teaching

Reflections on a Third Teaching Year

Forty-eight hours ago, I turned in my keys and signed out of my school for the summer. That doesn’t mean there’s no work to do: I have some projects to plan, some bureaucracy to manage, some trainings to attend…but by and large, the next two and a half months are mine for other things. Including (finally!) getting back to Walking Ledges.

My thoughts after my first year of teaching full time were long enough to require three separate posts. Last year, I apparently didn’t feel that anything beyond signing my contract renewal was noteworthy.

This year has been different in that it has been largely the same as the previous one. Signing that second contract was a big deal; working a second year in the same place was less about the moments and more about the way the work shaped other moments.

Teaching advanced placement and intervention simultaneously kept me on my toes. I joked that I had “only the skinny parts of the bell curve.” That’s not entirely true; some students end up in intervention classes who don’t belong there, and the same is true of AP classes. They all require different strategies (differentiation!). They all require attention. They all require—have a right to—the best teaching the school can provide. We  teach the students who walk through our door.

That’s one of the things that hasn’t changed from that first set of reflections: students are the best thing about the job any time they aren’t the worst thing about the job. (Most of the time, the worst part of the job is bureaucracy.) What did change? Well…

Improvisation and Iteration

My class assignments changed back in August, and I had to hit the ground running with my AP Literature course. Mid-August up through November was a bit of a blur. I knew only a few of the texts I taught. One or two were a matter of staying ahead of my students. One of the perks of having done this for a while, though, is that you’re better able to leverage the authority you get just for being the one at the front of the room. I’ve always worked from broad outlines and sketches, filling them in as I go. That’s become my general mode of lesson planning…at least until I’m wrangling challenging material or challenging students. At those times, I damn well better bang out specific, timed lesson plans. Most of the time, though, teaching AP allowed me to improvise and bounce ideas around with my awesome students.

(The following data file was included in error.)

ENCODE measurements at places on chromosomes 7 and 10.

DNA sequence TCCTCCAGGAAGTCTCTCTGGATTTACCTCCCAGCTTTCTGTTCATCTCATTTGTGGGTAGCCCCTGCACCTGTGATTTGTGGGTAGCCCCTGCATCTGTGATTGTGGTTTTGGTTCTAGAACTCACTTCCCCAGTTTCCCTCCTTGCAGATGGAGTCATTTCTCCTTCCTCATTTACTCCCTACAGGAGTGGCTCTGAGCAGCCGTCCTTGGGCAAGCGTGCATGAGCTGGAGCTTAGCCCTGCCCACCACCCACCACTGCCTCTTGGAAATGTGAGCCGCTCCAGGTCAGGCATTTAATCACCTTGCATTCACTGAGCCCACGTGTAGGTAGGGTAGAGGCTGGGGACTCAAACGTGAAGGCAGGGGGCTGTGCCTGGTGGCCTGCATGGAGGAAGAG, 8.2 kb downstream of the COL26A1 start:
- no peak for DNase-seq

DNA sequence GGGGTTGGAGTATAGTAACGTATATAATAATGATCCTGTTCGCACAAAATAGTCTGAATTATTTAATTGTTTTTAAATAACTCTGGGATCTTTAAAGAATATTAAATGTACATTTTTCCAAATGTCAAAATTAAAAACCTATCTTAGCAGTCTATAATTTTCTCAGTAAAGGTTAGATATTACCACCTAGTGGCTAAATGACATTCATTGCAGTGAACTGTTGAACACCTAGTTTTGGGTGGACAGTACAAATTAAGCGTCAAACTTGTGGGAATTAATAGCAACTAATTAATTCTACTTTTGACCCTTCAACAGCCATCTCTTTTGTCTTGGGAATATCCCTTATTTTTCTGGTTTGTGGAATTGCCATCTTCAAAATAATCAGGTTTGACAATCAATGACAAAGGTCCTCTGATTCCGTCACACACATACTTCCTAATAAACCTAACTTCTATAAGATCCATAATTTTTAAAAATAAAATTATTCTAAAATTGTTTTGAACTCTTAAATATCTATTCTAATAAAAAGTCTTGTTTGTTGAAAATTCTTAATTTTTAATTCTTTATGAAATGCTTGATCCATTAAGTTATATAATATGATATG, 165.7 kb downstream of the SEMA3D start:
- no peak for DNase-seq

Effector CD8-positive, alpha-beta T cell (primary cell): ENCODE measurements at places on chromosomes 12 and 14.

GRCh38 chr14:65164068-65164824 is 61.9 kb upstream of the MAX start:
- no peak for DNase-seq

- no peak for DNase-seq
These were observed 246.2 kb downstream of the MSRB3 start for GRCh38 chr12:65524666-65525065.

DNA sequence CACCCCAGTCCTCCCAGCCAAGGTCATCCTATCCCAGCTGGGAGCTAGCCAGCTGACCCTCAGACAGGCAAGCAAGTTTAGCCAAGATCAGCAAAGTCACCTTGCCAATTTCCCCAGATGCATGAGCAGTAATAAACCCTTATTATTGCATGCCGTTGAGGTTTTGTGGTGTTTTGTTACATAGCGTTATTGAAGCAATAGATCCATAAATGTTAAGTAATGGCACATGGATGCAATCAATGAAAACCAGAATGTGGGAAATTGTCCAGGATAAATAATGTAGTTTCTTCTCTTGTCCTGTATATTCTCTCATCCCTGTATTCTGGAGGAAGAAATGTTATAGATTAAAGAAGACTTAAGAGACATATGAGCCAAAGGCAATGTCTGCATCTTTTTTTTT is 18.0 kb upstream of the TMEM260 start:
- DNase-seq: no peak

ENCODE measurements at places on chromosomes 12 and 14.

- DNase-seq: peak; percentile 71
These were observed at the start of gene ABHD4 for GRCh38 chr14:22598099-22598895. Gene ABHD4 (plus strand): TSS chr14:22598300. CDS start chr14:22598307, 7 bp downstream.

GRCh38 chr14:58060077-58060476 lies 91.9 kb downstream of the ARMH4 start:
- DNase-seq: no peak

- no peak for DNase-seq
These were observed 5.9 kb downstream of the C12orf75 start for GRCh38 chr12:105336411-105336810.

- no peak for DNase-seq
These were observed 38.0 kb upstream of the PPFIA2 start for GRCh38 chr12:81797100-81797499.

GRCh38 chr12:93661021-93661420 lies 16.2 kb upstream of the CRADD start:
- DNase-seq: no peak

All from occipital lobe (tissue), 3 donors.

Teaching intervention was, most days, at the opposite end of the spectrum. I’d taught the course a full year. With it being a one-semester course, I’d already taught it twice by the time the 16-17 school year started. That meant that I had plenty of material sitting around waiting to be re-used. Or modified. Or shifted to a different context. Or thrown out all together. The pleasure of teaching a course I’d been through before is much like the pleasure of editing and revising. The iteration helps you smooth things out, improve the good things, eliminate the ones that aren’t working, and try new things in small doses.

Of course, you get new students. Tests change. Administrative requirements change. Lessons that were awesome for one class can fall flat the very next period. So even when you’re fine-tuning, you frequently have to improvise a new melody.

Collegiality

I’ve said it before, and I meant it: I like teachers. Not all teachers are awesome people, but it seems like most of them are. (No self-congratulation intended!) In a year when there was so much craziness going on in the world, I appreciated having colleagues who could help keep me grounded and focused on the things I could control. My fantastic department head won district teacher of the year, and deserved every bit of it. My fellow AP/pre-AP teachers are doing cool stuff with curriculum. My next door neighbor is the loudest guy in the building, a raconteur who holds down the head of the teacher’s lounge lunch table. It’s good to have work friends again.

Plus, my colleagues get (most) of my jokes. Even when they’re not funny jokes.

On Finding my Niche

I started teaching full-time at a charter in East Austin, commuting too many miles and too many minutes. I spent my days with eighth graders who, mostly, were not good at being in school (no matter how smart they were). I’d done most of my substitute teaching in middle schools. It seemed like a good idea. Looking back, it’s hard to sort out which challenges were first-year-teacher things, which were specific to the school, which to the commute, which to the grade level… Being a first year teacher is hard!